The application of PCR-ELISA to the detection of Trypanosoma brucei and T. vivax infections in livestock
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Veterinary Parasitology;105(3): 179-189
Permanent link to this item: http://hdl.handle.net/10568/33256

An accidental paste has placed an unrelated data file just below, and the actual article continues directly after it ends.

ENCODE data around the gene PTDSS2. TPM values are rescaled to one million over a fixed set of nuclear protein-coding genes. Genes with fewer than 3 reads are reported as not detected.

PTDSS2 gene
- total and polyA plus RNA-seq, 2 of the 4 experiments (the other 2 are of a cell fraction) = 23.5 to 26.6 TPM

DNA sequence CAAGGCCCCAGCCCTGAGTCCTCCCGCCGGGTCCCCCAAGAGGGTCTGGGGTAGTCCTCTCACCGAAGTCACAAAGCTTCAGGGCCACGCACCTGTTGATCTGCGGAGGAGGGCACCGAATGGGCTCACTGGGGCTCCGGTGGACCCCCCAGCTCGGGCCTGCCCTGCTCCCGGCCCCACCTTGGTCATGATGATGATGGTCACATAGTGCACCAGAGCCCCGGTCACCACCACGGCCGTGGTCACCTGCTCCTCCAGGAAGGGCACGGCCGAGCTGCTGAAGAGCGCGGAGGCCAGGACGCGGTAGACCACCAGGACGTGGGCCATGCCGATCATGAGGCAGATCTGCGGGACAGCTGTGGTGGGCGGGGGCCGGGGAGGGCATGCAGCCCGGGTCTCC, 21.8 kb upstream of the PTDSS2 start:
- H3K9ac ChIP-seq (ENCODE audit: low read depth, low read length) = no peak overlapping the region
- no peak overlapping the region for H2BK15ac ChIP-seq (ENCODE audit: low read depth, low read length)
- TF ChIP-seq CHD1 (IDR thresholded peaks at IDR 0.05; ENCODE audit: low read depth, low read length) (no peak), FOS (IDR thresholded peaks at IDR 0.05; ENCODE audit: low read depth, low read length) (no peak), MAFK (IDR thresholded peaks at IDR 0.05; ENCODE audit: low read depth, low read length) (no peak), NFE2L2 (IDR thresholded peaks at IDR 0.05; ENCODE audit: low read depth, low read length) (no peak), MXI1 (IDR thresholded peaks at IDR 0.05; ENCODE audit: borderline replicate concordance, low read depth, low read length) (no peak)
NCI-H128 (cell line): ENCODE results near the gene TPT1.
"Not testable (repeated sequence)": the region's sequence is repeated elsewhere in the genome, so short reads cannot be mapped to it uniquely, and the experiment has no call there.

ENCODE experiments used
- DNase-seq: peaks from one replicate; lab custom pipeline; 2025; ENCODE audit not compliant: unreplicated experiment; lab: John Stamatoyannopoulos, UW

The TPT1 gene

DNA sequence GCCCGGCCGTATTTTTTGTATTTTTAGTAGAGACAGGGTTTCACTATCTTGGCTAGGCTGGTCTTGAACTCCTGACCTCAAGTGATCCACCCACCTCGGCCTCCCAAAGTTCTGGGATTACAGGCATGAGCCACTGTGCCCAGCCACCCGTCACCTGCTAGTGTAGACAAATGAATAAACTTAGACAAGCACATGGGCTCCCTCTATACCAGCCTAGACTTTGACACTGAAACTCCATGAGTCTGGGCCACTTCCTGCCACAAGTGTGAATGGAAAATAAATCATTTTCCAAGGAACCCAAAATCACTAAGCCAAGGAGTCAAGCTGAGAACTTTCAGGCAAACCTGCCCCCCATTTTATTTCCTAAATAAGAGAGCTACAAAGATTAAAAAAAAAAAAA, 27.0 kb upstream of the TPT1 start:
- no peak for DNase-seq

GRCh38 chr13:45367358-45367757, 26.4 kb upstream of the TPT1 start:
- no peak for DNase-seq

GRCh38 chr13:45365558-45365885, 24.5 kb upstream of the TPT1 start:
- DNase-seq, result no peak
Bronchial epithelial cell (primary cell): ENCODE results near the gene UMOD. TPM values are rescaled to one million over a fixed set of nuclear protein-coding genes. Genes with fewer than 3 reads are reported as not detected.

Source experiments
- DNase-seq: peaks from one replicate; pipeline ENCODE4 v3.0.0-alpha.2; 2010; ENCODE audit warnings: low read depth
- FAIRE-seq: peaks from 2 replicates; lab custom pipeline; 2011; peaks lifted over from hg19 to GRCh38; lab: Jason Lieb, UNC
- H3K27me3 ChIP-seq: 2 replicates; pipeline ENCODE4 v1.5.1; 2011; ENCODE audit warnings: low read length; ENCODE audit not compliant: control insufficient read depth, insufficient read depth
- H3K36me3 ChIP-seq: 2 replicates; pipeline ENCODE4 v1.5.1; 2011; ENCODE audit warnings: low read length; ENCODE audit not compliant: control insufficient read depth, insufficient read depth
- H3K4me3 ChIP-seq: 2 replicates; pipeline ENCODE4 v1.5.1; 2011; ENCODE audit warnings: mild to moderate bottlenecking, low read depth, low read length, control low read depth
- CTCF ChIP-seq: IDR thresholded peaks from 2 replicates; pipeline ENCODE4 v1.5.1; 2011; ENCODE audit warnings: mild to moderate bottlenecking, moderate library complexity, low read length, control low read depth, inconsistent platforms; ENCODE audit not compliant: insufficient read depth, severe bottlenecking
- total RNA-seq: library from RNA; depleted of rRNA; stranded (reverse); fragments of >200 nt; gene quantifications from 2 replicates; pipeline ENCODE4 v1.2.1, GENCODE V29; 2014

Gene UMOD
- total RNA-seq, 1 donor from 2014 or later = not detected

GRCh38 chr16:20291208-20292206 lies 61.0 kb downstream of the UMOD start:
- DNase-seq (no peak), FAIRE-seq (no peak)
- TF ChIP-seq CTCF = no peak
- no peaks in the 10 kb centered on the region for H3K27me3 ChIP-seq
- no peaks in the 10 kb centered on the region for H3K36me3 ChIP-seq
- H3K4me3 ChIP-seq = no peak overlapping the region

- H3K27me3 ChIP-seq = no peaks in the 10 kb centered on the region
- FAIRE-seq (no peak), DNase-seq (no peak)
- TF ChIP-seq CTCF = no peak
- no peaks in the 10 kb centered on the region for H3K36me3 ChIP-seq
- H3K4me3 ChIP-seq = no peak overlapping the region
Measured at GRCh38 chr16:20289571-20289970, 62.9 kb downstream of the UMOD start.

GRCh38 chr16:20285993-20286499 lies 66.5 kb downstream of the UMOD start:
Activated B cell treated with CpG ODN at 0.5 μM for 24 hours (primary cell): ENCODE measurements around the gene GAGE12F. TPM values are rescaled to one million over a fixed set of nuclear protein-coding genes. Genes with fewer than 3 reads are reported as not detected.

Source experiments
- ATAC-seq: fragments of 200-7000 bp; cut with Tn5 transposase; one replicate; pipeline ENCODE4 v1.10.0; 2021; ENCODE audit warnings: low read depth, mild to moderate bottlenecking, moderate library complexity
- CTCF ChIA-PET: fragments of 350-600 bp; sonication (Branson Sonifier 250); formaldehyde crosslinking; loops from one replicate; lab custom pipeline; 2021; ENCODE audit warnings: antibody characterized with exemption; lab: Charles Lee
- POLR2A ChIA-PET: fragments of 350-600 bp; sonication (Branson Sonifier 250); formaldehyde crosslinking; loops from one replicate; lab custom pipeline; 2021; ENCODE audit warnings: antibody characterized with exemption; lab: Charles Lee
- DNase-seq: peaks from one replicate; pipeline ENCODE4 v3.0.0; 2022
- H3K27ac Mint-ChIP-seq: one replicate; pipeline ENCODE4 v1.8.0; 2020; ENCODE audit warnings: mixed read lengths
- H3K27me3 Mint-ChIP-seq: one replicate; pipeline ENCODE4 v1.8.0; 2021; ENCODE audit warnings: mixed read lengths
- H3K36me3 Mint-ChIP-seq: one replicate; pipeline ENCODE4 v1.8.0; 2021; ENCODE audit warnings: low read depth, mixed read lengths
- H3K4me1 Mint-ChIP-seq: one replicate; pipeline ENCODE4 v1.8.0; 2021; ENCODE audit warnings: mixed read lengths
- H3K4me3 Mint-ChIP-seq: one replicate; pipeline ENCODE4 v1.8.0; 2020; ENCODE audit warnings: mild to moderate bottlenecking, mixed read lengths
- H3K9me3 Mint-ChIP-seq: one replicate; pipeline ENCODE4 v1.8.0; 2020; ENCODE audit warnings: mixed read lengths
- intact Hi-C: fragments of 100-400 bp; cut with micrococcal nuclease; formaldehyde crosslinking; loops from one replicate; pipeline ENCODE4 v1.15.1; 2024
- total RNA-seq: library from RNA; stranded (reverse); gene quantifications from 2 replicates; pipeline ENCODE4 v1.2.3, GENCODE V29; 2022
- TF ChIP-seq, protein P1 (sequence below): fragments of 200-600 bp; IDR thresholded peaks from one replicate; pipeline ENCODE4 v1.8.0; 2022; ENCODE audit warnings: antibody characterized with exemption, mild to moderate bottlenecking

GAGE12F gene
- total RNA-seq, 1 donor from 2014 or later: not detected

Teneral tsetse flies infected with either Trvpanosoma brucei or T. vivax were fed on healthy cattle. Blood samples collected daily from the cattle were examined by microscopy for the presence of trypanosomes, in thick smear, thin smear and in the buffy coat (BC). All the cattle fed upon by infected tsetse developed a fluctuating parasitaemia. DNA was extracted from the blood of these cattle and subjected to polymerase chain reaction (PCR) using oligonucleotide primers specific for T. brucei or T. vivax. The PCR products unique to either T. brucei or T. vivax were identified following amplification of DNA from the blood samples of infected cattle, whereas none was detectable in the DNA from the blood of the cattle exposed to non-infected teneral tsetse. In a concurrent set of experiments, one of the oligonucleotide primers in each pair was biotinylated for use in PCR-ELISA to examine all the blood samples with this assay. Both the PCR and the PCR-ELISA revealed trypanosome DNA in 85% of blood samples serially collected from the cattle experimentally infected with T. brucei. In contrast, the parasitological assays showed trypanosomes in only 21% of the samples. In the blood samples from cattle experimentally infected with T. vivax, PCR and PCR-ELISA revealed trypanosome DNA in 93 and 94%, respectively. Microscopy revealed parasites in only 63% of the BCs prepared from these cattle. Neither PCR nor PCR-ELISA detected any trypanosome DNA in blood samples collected from the animals in the trypanosome-free areas. However, both assays revealed the presence of trypanosome DNA in a number of blood samples from cattle in trypanosomosis-endemic areas.
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